It's Time for a Madam Chairman at the Federal Reservetags: economic history, gender, economics, Federal Reserve
Sometime soon, Barack Obama will nominate a new Federal Reserve chairman. The two leading candidates for the most powerful economic job in the world are Janet Yellen and Larry Summers. Comparing the records of the two candidates, the scales appear to weigh so heavily towards Yellen that it should seemingly be declared ‘no contest’ in favour of the appointment of the first woman to hold the post.
Summers made his name in international economic affairs and more recently in fiscal matters rather than monetary issues. He is very much a Washington insider who held various posts in the Department of the Treasury in the Clinton administration, including Deputy Secretary (1995-99) and Secretary (1999-2001), and was chair of the National Economic Council in Barack Obama’s first term. If the Fed chair’s greatest challenge is to anticipate and react to surprises, supporters point out that he had a key role in preventing the spread of the East Asian financial crisis in 1997-98, when Time magazine named him one of ‘the committee to save the world’ (along with Fed chair Alan Greenspan and Treasury Secretary Robert Rubin). However, his enthusiasm for derivatives and repeal of the Glass-Steagall Act has to be weighed against the positive features of his 1990s CV. Nor is he known for the kind of consensus-building that the Fed chair must routinely engage in to develop support for his/her monetary preferences from the Board of Governors and the all-important Open Market Committee.
Yellen, by contrast, has an almost unrivalled CV in the monetary sphere. She was a Fed governor from 1995 to 1997 (for many, the golden era of the Greenspan-led central bank), was president and CEO of the regional Federal Reserve Bank of San Francisco from 2004 to 2010, and has served as vice-chair of the central bank itself since 2010. She is a distinguished economist, who has taught at Harvard, LSE, and Berkeley. Her track record as a forecaster, based on meticulous crunching of the numbers, is outstanding. In 2009 she was one of the few within the Federal Reserve System to predict that the pace of recovery would be disappointingly slow. Moreover, a Wall Street Journal survey put her ahead of the entire field of Fed forecasters for 2009-2012. Lastly, Yellen has a proven record as a consensus-builder during her time with the San Francisco Fed.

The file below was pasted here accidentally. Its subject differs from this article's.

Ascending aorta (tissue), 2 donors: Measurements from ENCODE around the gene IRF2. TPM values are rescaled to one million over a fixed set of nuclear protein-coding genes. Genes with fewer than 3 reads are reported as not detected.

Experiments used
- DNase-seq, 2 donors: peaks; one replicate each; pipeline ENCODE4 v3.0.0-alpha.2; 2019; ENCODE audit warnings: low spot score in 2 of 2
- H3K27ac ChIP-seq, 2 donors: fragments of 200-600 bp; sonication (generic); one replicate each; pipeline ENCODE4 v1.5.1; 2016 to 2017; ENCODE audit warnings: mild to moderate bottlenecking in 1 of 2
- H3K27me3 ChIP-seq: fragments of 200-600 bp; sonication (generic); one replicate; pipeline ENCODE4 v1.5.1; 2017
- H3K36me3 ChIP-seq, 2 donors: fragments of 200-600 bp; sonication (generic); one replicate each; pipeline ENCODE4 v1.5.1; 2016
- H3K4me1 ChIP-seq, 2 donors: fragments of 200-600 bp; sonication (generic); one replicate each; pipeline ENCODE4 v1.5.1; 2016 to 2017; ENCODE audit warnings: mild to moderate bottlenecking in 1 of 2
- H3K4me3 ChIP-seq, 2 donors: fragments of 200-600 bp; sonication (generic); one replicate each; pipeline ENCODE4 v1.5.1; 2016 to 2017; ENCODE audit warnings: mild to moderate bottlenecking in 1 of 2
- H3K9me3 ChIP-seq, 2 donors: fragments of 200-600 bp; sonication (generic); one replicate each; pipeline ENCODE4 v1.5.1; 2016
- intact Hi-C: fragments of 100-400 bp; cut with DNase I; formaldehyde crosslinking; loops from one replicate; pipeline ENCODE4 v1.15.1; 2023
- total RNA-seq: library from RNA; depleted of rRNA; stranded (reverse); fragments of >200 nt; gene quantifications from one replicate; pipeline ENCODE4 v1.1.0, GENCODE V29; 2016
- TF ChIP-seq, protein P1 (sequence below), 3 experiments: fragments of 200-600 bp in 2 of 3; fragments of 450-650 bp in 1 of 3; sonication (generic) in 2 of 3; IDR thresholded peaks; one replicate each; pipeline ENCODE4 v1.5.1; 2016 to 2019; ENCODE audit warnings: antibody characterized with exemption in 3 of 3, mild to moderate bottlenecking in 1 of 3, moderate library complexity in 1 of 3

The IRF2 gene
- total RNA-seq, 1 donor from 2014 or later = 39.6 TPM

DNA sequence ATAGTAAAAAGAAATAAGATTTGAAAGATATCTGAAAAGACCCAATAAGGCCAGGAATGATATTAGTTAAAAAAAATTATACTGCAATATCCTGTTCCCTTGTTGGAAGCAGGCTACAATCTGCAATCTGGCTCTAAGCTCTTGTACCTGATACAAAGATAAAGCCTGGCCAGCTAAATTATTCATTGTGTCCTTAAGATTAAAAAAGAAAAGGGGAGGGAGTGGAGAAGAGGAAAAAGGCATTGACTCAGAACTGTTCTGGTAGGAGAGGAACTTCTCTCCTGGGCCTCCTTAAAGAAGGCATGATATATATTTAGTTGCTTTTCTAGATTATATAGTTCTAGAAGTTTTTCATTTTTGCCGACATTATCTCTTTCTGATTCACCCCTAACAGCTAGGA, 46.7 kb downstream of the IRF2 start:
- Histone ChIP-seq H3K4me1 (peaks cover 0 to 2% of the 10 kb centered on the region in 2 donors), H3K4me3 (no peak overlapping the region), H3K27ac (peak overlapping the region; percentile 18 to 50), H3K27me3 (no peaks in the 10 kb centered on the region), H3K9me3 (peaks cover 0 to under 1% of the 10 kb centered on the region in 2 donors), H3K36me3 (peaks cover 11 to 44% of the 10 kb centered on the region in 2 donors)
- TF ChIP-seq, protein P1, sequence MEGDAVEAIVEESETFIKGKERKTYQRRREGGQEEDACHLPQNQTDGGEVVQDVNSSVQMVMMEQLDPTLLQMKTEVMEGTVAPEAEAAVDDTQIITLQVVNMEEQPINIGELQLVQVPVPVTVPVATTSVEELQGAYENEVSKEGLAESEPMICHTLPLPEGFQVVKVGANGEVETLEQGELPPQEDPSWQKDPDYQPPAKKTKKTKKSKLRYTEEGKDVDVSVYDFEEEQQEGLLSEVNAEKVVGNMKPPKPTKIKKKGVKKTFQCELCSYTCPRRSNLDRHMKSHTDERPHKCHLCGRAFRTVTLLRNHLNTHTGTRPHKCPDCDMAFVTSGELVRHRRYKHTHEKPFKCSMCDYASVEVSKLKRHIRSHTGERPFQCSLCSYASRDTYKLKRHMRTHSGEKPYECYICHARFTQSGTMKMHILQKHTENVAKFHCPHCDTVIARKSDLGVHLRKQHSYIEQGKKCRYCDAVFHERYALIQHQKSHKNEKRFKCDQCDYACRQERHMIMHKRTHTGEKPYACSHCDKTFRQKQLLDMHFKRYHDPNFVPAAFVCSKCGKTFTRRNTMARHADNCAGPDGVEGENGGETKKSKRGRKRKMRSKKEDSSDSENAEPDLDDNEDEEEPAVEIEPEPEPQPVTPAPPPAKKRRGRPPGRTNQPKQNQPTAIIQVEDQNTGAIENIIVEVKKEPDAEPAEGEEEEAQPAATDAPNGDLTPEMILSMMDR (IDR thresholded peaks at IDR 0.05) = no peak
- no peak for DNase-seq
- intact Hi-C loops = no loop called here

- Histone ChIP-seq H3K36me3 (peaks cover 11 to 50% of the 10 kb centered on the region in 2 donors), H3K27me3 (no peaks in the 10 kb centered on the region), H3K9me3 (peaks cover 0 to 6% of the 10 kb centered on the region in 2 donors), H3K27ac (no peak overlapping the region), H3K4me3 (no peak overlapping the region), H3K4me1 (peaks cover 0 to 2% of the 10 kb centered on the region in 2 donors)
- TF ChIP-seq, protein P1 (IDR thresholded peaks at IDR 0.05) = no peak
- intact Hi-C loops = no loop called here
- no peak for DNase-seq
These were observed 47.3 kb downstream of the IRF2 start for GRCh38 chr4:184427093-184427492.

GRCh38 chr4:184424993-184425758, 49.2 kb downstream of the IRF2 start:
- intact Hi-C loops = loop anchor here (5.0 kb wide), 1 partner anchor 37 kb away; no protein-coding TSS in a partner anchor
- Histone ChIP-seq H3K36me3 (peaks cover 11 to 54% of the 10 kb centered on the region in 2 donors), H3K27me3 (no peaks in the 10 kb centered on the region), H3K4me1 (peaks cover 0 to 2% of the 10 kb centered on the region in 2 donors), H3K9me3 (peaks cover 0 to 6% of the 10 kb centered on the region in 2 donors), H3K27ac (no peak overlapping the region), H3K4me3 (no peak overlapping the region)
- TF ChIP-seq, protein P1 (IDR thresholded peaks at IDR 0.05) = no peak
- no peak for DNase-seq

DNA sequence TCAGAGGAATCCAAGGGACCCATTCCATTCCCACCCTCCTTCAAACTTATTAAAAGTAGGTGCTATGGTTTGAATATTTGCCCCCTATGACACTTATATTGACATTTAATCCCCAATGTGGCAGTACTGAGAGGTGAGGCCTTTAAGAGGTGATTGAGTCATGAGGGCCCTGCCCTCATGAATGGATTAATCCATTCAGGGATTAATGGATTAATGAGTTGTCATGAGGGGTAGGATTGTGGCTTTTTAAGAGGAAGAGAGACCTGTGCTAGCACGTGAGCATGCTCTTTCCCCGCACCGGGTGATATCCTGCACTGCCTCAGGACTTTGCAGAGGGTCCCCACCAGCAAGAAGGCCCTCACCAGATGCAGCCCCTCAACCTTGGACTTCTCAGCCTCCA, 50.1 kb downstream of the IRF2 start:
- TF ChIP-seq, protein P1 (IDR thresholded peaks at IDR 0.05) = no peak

The strongest supporters for Yellen’s appointment are her fellow economists, who admire her academic record, her methodical approach to forecasting, and her distinguished record as a policymaker to date.
But Yellen has powerful critics, too. The Fed chair conventionally requires the confidence of the financial markets to be effective but Wall Street apparently has doubts about her ‘gravitas,’ a coded way of saying she considers combating unemployment to be equally as important a Fed responsibility as combating inflation. Reflecting this, Senator Richard Shelby of Alabama, the senior Republican on the Senate Banking Committee, voted against her confirmation as Fed Vice-Chair in 2010 on grounds of her so-called inflationary bias.
The Obama White House occupies a middle ground in the Yellen debate. In its assessment, there is little to choose substantively between her and Summers, but it is more comfortable with the latter’s style according to press reports. Treasury Secretary Tim Geithner, in particular, apparently considers Yellen too independent-minded and methodical. Her recent role at the Fed supports such an assessment -- but whether this is a bad thing is another matter. Unlike her predecessors as vice-chair, Don Kohn and Roger Ferguson, who acted as Bernanke’s close deputies and confidantes, she has operated more as an intellectual force in her own right within the central bank. The Obama team also has a soft spot for Summers as a former colleague.
Whatever the outcome of the nomination process, Yellen’s CV makes her supremely well qualified for the job of Fed chair. The fact she is a woman is irrelevant to the case in her favor but would be significant if she were to be appointed. It would be one more crack in the glass ceiling -- and a big one. Women had to wait sixty-five years since the Fed’s creation in 1913 to get a seat on the Board of Governors. The honor of being the first went to Jimmy Carter nominee, Nancy Teeters, in 1978. A feisty liberal, she became a leading voice of opposition on the Board of Governors and the Open Market Committee to the continuation of the draconian monetarist strategy pursued by Paul Volcker to throttle inflation at cost of very severe recession in 1981-82. [For anyone interested in reading about her role in that particular debate, see the present author’s article, ‘Monetary Metamorphosis: The Volcker Fed and Inflation,’ Journal of Policy History, 24 (Oct. 2012).]
Some thirty years later, it would do no harm to have another female unemployment hawk on the Fed Board of Governors -- and this time in the top seat.
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